Theatre Arts Project Topics

The Importance and Functions of Costumes as an Inevitable Tool in the Promotion and Development of Theatrical Performances

The Importance and Functions of Costumes as an Inevitable Tool in the Promotion and Development of Theatrical Performances

The Importance and Functions of Costumes as an Inevitable Tool in the Promotion and Development of Theatrical Performances

Chapter One

Objectives of the Study

The primary objective of the study is to establish a more interpretative depth to the value of costumes in stage productions has seen in the performance of The Gods Are Not To Blame. The secondary objective of the study is geared towards interrogating the possible dangers that could be encountered by costume designers in designing for theatrical performances in the nearest future. Finally, it also intends to broaden our knowledge on the aesthetics of costumes and the costumiers need for critical and creative handling.



Historical Development of Costume

           The art of costuming is said to have drawn it origin from the origin of man, when he made use of animal skins and leaves to cover his body for protection. Thus, as a result of man’s sensitivity he took control over his immediate            environment. In the process of taking control, he realized that he needed           assistance to be able to take total control of his environment. This gave rise to a belief in a supreme being; man now idolizes images and worships these images as gods for assistance. And, this became a ritual process which man celebrated. In this celebration man displayed costumes made of skins, leaves, masks and body paintings.

Since the creation of man up till date, costumes has been influenced by   varying degrees of civilization of different people, their moral laws, aesthetics and the economic structure of an area concerned.

It is important in this chapter to study the historical background of       costume, as it enables us relate to the present.

The Encyclopedia of World Art (272) states that; Based on the body’s primary need for material protection, dress differs according to external conditions, the native of the country, it’s climate and seasons. Ideas of modesty or             attraction also influence the development of dress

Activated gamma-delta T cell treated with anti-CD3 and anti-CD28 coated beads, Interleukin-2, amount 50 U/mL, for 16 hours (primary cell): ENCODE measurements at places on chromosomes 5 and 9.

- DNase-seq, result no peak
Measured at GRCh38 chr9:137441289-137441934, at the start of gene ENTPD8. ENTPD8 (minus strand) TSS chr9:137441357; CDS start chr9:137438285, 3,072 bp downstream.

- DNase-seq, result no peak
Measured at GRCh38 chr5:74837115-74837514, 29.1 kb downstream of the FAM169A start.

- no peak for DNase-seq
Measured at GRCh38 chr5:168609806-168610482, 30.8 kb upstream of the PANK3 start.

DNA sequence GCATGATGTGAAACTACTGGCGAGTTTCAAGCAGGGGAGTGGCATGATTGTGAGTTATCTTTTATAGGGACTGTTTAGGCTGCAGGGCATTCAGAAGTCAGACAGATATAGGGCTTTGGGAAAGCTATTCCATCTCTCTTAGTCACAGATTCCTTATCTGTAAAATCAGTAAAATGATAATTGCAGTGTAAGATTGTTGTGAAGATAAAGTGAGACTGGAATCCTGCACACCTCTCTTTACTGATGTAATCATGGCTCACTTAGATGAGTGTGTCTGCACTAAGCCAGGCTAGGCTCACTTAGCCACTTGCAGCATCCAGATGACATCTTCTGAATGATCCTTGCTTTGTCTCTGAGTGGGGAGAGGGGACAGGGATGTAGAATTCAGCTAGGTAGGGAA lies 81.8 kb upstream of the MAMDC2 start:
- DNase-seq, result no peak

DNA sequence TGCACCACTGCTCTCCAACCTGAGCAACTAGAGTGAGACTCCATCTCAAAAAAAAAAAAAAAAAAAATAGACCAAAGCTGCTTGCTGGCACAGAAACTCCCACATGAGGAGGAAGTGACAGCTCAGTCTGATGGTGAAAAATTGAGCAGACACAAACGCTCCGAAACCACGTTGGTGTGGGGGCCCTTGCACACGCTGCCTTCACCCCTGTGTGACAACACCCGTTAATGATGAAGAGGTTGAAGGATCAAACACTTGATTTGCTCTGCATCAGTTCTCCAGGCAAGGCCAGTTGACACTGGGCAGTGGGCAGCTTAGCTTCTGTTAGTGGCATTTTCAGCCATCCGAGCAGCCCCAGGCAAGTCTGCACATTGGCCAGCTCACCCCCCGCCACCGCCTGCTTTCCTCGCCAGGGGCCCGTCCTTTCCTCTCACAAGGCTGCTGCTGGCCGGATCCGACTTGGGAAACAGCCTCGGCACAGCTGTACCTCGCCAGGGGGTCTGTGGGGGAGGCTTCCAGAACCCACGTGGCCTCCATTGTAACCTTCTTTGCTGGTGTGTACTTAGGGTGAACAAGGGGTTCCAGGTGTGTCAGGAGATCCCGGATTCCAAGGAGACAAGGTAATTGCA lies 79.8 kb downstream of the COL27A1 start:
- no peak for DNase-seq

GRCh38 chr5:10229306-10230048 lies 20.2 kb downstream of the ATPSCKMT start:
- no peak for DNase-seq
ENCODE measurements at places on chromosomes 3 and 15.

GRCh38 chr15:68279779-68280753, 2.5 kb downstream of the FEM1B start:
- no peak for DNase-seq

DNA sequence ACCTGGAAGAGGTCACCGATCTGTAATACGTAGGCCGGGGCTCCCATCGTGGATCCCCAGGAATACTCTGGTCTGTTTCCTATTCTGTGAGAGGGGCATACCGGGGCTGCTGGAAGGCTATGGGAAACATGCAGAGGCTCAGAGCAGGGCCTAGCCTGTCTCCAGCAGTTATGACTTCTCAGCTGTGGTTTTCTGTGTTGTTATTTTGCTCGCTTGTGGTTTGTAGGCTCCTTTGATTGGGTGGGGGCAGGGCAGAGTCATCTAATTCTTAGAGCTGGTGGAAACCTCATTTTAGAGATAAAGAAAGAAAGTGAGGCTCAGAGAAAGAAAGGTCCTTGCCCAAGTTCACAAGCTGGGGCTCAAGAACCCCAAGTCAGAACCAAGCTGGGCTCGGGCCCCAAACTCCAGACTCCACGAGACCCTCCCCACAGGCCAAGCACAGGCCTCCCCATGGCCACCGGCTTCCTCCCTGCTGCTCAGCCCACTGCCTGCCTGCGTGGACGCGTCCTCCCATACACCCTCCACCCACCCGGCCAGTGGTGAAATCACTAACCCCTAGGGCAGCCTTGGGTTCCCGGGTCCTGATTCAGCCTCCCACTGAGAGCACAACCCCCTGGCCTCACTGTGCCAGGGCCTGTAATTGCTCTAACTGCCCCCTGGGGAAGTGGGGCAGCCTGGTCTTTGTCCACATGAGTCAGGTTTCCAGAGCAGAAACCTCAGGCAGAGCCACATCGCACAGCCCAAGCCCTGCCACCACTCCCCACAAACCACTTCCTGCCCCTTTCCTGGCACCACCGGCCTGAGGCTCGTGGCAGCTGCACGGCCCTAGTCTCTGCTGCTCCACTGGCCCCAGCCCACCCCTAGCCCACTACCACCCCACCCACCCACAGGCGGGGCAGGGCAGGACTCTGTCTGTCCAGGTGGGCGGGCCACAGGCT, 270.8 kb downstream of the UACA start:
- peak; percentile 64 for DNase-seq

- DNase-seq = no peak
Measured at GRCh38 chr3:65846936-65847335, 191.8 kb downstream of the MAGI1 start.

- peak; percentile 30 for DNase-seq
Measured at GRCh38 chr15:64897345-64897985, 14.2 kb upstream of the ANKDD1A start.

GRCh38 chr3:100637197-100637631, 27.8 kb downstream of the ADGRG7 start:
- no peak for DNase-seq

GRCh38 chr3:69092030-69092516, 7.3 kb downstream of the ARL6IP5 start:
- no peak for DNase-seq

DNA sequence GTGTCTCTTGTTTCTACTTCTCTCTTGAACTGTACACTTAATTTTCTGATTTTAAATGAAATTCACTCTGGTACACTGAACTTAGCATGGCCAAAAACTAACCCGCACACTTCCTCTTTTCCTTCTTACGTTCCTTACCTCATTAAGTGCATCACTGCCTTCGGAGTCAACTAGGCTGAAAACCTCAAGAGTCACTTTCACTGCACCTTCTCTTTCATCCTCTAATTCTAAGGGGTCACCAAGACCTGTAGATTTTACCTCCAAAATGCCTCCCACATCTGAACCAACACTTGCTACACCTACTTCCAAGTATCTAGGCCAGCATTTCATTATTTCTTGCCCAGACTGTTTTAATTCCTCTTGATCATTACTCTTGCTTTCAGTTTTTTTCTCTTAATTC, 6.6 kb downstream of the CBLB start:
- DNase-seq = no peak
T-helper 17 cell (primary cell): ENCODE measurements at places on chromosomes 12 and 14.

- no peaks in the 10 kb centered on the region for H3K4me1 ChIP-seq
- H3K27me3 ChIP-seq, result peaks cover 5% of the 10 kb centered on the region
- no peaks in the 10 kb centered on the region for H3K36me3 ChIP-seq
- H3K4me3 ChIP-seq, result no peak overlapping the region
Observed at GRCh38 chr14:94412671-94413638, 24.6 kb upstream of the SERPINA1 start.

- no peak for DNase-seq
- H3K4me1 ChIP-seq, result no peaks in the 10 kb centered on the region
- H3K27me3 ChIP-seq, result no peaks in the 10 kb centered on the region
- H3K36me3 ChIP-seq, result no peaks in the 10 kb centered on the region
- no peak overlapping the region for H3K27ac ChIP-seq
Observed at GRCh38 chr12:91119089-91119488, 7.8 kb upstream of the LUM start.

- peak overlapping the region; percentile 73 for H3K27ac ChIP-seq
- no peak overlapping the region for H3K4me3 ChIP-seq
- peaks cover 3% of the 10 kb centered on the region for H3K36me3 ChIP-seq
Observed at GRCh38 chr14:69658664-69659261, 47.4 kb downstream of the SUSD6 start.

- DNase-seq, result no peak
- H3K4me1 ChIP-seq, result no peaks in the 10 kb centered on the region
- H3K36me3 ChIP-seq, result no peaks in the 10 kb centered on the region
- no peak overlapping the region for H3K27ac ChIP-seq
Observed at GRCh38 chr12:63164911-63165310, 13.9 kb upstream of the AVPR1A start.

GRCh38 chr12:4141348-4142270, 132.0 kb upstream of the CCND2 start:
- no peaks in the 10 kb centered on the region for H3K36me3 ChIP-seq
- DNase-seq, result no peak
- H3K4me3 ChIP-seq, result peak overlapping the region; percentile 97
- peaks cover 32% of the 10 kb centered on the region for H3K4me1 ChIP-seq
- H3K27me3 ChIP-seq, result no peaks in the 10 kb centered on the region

As the intellectual and social structure of man’s civilization evolved, his dress is seen to be the result of the function of the individuals as a member of a group to which they belongs, be it religious, magical or ritual requirements.

The historical and cultural background of man also determines the nature of costume that exists in different theatrical era and regions.

According to Edward (63), He defines culture as; That complex whole which includes knowledge, beliefs, art, moral laws, custom and any other capabilities and habits acquired by man as a member of a society.

According to world theatre history, theatre is believed to have originated from the Ancient Greek Theatre, thus, the origin of theatre costume.

Their ritualistic style of theatre in the worship of ‘Dionysus, the Greek god of fertility’ permits the use of mask, as they give each character a unique look and they varies depending on the dramatic form. i.e. comedy, tragedy,     melodrama and farce.

The use of masks in the Ancient Greek Theatre was necessitated by the following reasons.

  1. Each actor played a number of roles
  2. All actors were male, playing both male and female roles.
  3. Indicates the characters age, sex, station and customary mood.

The masks made of linen, cork or wood and were skillfully carved and painted. The mood of costume for the theatre, slightly different from their daily wears. Secondly, comic characters were grotesquely padded. The padding in their    costume reflected class difference, depicting the upper class characters wearing long chiton and cloaks. Each costume was determined by the role it best fit. While the lower class characters wore short tunics.